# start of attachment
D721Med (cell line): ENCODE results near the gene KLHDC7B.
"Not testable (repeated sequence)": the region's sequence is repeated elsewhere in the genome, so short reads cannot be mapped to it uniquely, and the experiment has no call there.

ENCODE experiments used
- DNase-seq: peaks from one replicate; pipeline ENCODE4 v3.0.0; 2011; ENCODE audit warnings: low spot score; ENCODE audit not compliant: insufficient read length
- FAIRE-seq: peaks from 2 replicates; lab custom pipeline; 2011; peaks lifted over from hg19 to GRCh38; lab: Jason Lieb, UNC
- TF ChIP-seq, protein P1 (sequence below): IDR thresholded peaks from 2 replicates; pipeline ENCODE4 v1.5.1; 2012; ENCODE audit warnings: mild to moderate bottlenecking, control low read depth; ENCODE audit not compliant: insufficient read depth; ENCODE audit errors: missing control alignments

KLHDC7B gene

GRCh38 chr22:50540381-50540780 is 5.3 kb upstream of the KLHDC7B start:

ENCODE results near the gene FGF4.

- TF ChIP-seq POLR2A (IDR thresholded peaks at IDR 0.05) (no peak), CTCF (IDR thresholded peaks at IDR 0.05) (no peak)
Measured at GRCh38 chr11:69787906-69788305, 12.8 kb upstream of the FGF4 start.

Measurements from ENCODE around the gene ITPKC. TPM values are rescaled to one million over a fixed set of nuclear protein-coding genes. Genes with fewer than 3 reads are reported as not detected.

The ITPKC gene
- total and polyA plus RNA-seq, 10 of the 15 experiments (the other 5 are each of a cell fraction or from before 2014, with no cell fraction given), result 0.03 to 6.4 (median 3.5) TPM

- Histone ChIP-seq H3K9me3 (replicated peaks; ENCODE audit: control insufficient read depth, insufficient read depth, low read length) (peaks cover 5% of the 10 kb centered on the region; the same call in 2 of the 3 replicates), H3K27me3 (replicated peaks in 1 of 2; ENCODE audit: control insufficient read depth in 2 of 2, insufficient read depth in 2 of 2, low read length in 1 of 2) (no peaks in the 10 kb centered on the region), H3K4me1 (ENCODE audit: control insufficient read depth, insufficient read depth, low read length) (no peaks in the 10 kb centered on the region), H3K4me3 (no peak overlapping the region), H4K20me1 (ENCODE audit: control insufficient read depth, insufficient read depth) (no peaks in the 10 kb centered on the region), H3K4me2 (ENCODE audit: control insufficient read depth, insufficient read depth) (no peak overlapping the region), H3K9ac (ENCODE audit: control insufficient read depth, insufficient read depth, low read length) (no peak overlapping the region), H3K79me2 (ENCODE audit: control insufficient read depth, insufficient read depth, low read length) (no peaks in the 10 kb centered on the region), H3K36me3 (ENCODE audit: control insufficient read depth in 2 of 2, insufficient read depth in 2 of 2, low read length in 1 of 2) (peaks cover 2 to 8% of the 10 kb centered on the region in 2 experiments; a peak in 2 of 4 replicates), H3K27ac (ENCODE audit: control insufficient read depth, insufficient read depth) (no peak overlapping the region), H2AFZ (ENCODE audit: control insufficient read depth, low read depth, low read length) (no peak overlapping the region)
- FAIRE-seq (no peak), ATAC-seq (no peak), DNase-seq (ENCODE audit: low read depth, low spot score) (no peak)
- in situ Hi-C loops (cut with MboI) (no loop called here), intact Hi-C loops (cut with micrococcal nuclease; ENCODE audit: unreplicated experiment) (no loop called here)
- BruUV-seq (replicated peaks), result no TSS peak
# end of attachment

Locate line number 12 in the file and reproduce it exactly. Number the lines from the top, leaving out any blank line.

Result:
Measurements from ENCODE around the gene ITPKC. TPM values are rescaled to one million over a fixed set of nuclear protein-coding genes. Genes with fewer than 3 reads are reported as not detected.